D. Rafferty Rev 3.21.2013

Dyslexia and the Impact on Society

Low literacy is strongly related to crime. 70% of prisoners fall into the lowest two levels of reading proficiency (National Institute for Literacy, 1998).

Welfare recipients ages 17-21 read, on average, at the sixth grade level. When single parents drop out of school, they are likely to drop in to the welfare system(National Institute for Literacy, 1998).

Among adults with low literacy skills, 43 percent live in poverty and 17 percent receive food stamps. In contrast, among adults with strong literacy skills, fewer than five percent live in poverty and fewer than one percent receive food stamps (National Institute for Literacy, 1998).
NYS has one of the highest per student expenditures, yet according to NYSED in 2012, 44.9% (3rd-8th grade) did NOT meet English Language Arts proficiency standards and 84.5% of students with a disability did NOT meet proficiency standards. Despite time, money and resource expenditures, NYS is flailing to improve literacy levels to a respectable level in the public school setting.
D. Rafferty Rev 3.21.2013 (debra@decodingdyslexiany.org

Children learn to read at school so they may then read to learn.

Did you know there are decades of research on Dyslexia? and what works?

D. Rafferty Rev 3.21.2013 debra@decodingdyslexiany.org

Have Dyslexia

There is an UPSIDE to Dyslexia

Did you Know?

Over 50% of NASA employees have Dyslexia. They are deliberately sought after due to their superb problem solving, 3D and spatial awareness.
Mary-Margaret Scholtens Director of the Alternative Programs)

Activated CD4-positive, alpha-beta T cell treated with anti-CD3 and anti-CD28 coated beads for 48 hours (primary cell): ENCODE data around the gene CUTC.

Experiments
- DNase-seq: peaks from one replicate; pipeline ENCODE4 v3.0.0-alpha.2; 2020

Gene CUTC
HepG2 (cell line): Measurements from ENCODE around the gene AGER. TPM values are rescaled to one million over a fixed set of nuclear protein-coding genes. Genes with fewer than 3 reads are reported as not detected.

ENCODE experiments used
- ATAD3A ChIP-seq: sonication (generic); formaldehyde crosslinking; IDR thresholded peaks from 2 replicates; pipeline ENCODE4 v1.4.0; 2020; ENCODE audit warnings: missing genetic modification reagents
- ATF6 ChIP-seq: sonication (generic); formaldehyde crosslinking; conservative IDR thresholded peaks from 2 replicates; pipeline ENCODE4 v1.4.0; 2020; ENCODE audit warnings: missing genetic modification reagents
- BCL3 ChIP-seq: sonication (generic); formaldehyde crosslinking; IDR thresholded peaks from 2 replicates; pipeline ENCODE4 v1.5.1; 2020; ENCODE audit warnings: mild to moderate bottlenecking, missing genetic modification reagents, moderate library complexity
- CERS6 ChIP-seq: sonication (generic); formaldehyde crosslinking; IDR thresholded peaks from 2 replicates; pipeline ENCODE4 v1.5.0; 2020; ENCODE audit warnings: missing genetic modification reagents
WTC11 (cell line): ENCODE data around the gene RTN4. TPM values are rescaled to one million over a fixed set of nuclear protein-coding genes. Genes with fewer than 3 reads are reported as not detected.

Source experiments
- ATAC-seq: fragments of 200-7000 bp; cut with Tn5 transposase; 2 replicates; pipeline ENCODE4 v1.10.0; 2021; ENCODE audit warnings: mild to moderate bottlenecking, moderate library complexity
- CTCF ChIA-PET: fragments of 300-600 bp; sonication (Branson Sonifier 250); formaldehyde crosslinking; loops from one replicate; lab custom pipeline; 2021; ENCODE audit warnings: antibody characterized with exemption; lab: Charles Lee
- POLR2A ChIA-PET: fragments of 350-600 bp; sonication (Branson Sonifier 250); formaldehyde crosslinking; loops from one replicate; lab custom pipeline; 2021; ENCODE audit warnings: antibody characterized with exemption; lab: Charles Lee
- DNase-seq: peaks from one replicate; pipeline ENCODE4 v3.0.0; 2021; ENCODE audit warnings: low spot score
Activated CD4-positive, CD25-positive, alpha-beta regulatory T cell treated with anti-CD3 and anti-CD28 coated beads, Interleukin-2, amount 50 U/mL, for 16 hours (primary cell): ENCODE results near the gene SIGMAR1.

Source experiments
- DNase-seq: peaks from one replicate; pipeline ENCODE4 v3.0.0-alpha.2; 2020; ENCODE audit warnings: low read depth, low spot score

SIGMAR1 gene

D. Rafferty Rev 3.21.2013 (debra@decodingdyslexiany.org

Decoding Dyslexia NY is a grassroots movement driven by New York families concerned with the limited access to educational interventions for Dyslexia within our public schools. We aim to Raise Dyslexia awareness Empower families to support their children Inform policy-makers on best practices to identify, instruct and support students with Dyslexia in New York state public schools.
Find us on Facebook Decoding Dyslexia NY

Check out our Website DecodingDyslexiaNY.org

Contact Us INFO@DecodingDyslexiaNY.org
D. Rafferty Rev 3.21.2013 (debra@decodingdyslexiany.org

Dyslexia: The MOST Common Learning Disability

Other 20%

Dyslexia 80%

References: 80% of all identified with a LD have Dyslexia. http://edworkforce.house.gov/hearings/108th/edr/idea031303/carnine.htm. 80% of all identified with a LD have Dyslexia http://pediatrics.aappublications.org/content/124/2/837.full.pdf According to the NIH, 80% of student with a specific learning disability actually have dyslexia. According to the International Dyslexia Association, as Dr. Petrosky notes, 15-20% of all people have a learning disability, and of these, 80% are dyslexic or have language-based disabilities. Approximately 80% of people with learning disabilities have dyslexia. The terms reading disability and dyslexia are often used interchangeably in the literature.8 Dyslexia is a primary reading disorder and results from a written word processing abnormality in the brain. (Shaywitz SE. Dyslexia. N Engl J Med.1998;338 (5):307 312 CrossRefMedlineWeb of Science and Lyon GR. Overview of reading and literacy initiatives: statement to the Committee on Labor and Human Resources; 1998) Dyslexia (or specific reading disability) is the most common and most carefully studied of the SpLD, affecting 80% of all those identified as learning-disabled(4). 4. Shaywitz SE. Dyslexia. N Engl J Med 1998; 338: 307-312.

D. Rafferty Rev 2.10.2014 (debra@decodingdyslexiany.org)

Dyslexia in our Public Schools (NYSED)